A year ago, the term Common Core meant little to the American public. But today, a vast majority of people in the country are familiar with the nationwide educational standards, and most of them oppose the initiative touted by the Obama administration, a new survey shows.
The results of an annual poll by Gallup and the Phi Delta Kappa educators’ organization provide more evidence that support for the Common Core State Standards, originally adopted by 46 states and the District, has faded in recent years. The survey showed that those who opposed the standards thought that the Common Core will hurt teachers’ ability to craft lessons that they think will be best for students. The latest survey results echo findings from other polls on Common Core support.
“It’s pretty apparent that the Common Core has become a polarizing term,” said Terry Holliday, the education commissioner of Kentucky, which was among the first states to adopt the standards in 2010.
The wide-ranging survey also showed that trust in the nation’s public school system has evaporated, as a consistent majority of Americans approve of charter schools that operate independently of state regulations. Overall, more than 70 percent of Americans give President Obama a C, D or F grade in his support to public schools, the lowest rating he has received on the poll since he took office in 2009.
Survey participants said that the top issue facing public schools is a lack of financial support, while concern about discipline issues or crime in schools is dropping.
Respondents also said that they placed more trust in their local school boards when it comes to educational policy issues than in the federal government. The survey showed the Obama administration influence waning as many Americans believe that the federal government should play a smaller role in public education.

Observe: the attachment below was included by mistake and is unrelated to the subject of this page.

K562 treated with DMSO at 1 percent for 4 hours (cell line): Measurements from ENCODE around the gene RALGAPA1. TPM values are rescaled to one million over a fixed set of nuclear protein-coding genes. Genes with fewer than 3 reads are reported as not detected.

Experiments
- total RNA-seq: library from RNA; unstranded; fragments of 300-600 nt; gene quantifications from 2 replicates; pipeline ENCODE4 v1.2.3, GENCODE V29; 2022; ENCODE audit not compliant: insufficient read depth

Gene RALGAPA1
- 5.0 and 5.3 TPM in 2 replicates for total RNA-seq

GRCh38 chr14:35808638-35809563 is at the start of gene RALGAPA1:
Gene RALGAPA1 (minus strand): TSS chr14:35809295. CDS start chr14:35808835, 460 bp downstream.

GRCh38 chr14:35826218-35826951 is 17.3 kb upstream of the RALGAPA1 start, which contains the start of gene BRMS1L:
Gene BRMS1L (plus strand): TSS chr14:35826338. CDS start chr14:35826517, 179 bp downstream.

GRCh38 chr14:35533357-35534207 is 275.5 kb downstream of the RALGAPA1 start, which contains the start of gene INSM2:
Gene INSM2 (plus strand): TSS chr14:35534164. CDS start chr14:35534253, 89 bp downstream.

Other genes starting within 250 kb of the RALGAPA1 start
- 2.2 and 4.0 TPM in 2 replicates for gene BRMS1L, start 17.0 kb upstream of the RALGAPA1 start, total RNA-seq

On average, respondents said they thought highly of their neighborhood schools. But the poll showed that close to 80 percent of Americans disapprove of the nation’s public schools at large.
The poll also showed that 68 percent of public school parents believed that standardized tests are not helpful for teachers measuring student achievement.
It’s a sentiment reflected among school administrators across the Washington area, including in Fairfax, where the school board has vowed to reduce the frequency and importance of standardized exams on gauging student performance. The poll also showed overwhelming support for Advanced Placement and International Baccalaureate exams and college entrance tests such as the SAT and ACT.
The findings also showed that more than 63 percent of Americans said they favored charter schools. But respondents described widespread confusion of what exactly charter schools are. Slightly less than half of the survey participants described the publicly funded institutions as “private schools,” and 57 percent of respondents believed that charter schools charge tuition. Neither is true of charter schools, which are public schools funded by local tax dollars.
Michael J. Feuer, dean of the George Washington University graduate school of education and human development, said that the poll’s results were “stimulating and provocative” but not all that surprising.
Of the eroding American support for the Common Core, Feuer noted that some states have since dropped the Common Core standards.
“As people get more aware of the details and as implementation begins, there are more problems that arise,” Feuer said.
Last year, more than two-thirds of respondents in the poll had never heard of the Common Core. This year, more than 80 percent of Americans had heard of the standards, mostly from prominent coverage by newspapers, television and radio. A total of 60 percent of respondents said they opposed the Common Core.
“We have supported the Common Core standards because of their potential to help kids, whether from Bed-Stuy or Beverly Hills, to think critically, solve problems and work with others — skills needed to be successful in today’s economy,” Randi Weingarten, president of the American Federation of Teachers, which represents 1.6 million education professionals, said in a statement. “But these standards must be guides, not straightjackets . . . Support will continue to drop as people no longer see standards or standardized tests as helping children.”